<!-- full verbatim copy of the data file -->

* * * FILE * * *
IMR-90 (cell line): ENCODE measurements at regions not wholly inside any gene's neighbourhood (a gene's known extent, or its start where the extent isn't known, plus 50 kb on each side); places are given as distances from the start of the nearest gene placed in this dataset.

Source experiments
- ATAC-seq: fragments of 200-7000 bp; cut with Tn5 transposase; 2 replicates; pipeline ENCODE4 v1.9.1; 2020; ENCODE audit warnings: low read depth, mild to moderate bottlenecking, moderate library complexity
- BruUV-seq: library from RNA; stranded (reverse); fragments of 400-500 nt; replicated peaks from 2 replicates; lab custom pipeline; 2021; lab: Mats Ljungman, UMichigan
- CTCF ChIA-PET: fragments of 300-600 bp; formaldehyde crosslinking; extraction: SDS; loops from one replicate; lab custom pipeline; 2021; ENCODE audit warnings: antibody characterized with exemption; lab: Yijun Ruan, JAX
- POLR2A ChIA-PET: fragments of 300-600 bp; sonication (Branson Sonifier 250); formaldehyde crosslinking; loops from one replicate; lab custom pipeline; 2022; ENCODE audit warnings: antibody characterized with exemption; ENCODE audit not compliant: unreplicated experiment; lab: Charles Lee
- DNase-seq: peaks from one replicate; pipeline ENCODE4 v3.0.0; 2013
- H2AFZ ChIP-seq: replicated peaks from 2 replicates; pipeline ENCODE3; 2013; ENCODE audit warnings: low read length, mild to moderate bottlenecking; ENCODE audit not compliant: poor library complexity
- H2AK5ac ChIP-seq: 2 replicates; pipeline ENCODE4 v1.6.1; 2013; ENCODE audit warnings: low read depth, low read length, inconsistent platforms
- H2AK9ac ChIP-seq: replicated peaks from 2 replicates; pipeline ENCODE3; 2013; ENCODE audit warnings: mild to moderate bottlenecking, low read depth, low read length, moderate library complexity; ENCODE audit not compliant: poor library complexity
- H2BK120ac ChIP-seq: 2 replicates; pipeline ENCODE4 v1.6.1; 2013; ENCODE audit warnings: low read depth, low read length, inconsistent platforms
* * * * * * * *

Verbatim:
IMR-90 (cell line): ENCODE measurements at regions not wholly inside any gene's neighbourhood (a gene's known extent, or its start where the extent isn't known, plus 50 kb on each side); places are given as distances from the start of the nearest gene placed in this dataset.

Source experiments
- ATAC-seq: fragments of 200-7000 bp; cut with Tn5 transposase; 2 replicates; pipeline ENCODE4 v1.9.1; 2020; ENCODE audit warnings: low read depth, mild to moderate bottlenecking, moderate library complexity
- BruUV-seq: library from RNA; stranded (reverse); fragments of 400-500 nt; replicated peaks from 2 replicates; lab custom pipeline; 2021; lab: Mats Ljungman, UMichigan
- CTCF ChIA-PET: fragments of 300-600 bp; formaldehyde crosslinking; extraction: SDS; loops from one replicate; lab custom pipeline; 2021; ENCODE audit warnings: antibody characterized with exemption; lab: Yijun Ruan, JAX
- POLR2A ChIA-PET: fragments of 300-600 bp; sonication (Branson Sonifier 250); formaldehyde crosslinking; loops from one replicate; lab custom pipeline; 2022; ENCODE audit warnings: antibody characterized with exemption; ENCODE audit not compliant: unreplicated experiment; lab: Charles Lee
- DNase-seq: peaks from one replicate; pipeline ENCODE4 v3.0.0; 2013
- H2AFZ ChIP-seq: replicated peaks from 2 replicates; pipeline ENCODE3; 2013; ENCODE audit warnings: low read length, mild to moderate bottlenecking; ENCODE audit not compliant: poor library complexity
- H2AK5ac ChIP-seq: 2 replicates; pipeline ENCODE4 v1.6.1; 2013; ENCODE audit warnings: low read depth, low read length, inconsistent platforms
- H2AK9ac ChIP-seq: replicated peaks from 2 replicates; pipeline ENCODE3; 2013; ENCODE audit warnings: mild to moderate bottlenecking, low read depth, low read length, moderate library complexity; ENCODE audit not compliant: poor library complexity
- H2BK120ac ChIP-seq: 2 replicates; pipeline ENCODE4 v1.6.1; 2013; ENCODE audit warnings: low read depth, low read length, inconsistent platforms